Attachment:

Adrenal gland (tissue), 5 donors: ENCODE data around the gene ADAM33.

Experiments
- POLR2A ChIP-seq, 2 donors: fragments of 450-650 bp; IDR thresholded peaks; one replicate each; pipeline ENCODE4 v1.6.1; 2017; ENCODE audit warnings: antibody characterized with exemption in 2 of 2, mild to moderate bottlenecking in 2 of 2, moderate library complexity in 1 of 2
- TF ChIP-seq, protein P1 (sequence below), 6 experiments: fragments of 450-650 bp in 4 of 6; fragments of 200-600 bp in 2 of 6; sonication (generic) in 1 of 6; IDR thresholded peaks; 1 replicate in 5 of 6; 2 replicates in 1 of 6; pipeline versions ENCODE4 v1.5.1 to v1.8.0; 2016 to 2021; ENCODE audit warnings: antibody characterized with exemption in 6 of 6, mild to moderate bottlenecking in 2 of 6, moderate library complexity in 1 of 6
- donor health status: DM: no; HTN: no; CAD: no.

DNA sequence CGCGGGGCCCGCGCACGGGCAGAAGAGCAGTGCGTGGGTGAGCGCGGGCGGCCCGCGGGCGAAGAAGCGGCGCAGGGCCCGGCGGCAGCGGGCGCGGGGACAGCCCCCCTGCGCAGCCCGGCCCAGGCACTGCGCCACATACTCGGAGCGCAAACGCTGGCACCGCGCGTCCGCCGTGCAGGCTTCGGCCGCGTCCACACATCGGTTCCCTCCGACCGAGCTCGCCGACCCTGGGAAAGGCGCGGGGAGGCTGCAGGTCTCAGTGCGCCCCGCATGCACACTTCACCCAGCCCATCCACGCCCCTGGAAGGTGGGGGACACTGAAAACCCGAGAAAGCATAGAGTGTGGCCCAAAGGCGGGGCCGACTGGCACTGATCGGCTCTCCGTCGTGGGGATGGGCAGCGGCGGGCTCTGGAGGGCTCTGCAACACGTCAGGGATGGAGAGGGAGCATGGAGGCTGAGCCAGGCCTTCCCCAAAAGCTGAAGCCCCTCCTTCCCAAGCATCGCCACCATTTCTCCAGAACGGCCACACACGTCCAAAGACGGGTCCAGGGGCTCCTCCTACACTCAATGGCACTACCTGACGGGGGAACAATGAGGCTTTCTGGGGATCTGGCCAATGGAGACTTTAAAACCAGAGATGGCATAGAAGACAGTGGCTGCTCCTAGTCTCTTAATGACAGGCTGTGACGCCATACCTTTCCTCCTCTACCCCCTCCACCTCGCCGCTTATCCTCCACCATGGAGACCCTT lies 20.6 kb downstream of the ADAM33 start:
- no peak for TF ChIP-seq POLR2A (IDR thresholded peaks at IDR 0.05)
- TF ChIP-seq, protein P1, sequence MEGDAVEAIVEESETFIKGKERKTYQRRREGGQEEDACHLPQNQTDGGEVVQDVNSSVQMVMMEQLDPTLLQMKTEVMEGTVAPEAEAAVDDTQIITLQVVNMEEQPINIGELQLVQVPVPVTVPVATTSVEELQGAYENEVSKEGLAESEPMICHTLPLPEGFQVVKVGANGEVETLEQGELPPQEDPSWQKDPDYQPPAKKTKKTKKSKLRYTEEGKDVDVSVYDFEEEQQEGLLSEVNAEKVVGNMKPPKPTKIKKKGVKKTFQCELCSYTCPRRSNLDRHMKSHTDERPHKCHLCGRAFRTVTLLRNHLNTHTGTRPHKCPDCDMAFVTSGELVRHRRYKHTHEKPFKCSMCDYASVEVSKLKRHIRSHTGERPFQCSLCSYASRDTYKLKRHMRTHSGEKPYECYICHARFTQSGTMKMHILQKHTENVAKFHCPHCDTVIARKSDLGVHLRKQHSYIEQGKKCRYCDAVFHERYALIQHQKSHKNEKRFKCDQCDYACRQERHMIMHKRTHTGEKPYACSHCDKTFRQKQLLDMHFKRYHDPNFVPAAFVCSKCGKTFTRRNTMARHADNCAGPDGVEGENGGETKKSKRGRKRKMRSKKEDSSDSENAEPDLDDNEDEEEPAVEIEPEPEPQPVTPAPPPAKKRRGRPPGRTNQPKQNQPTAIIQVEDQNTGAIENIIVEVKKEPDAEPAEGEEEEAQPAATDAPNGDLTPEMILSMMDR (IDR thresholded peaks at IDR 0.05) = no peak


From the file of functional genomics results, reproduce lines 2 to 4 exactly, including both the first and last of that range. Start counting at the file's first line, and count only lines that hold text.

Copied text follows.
Experiments
- POLR2A ChIP-seq, 2 donors: fragments of 450-650 bp; IDR thresholded peaks; one replicate each; pipeline ENCODE4 v1.6.1; 2017; ENCODE audit warnings: antibody characterized with exemption in 2 of 2, mild to moderate bottlenecking in 2 of 2, moderate library complexity in 1 of 2
- TF ChIP-seq, protein P1 (sequence below), 6 experiments: fragments of 450-650 bp in 4 of 6; fragments of 200-600 bp in 2 of 6; sonication (generic) in 1 of 6; IDR thresholded peaks; 1 replicate in 5 of 6; 2 replicates in 1 of 6; pipeline versions ENCODE4 v1.5.1 to v1.8.0; 2016 to 2021; ENCODE audit warnings: antibody characterized with exemption in 6 of 6, mild to moderate bottlenecking in 2 of 6, moderate library complexity in 1 of 6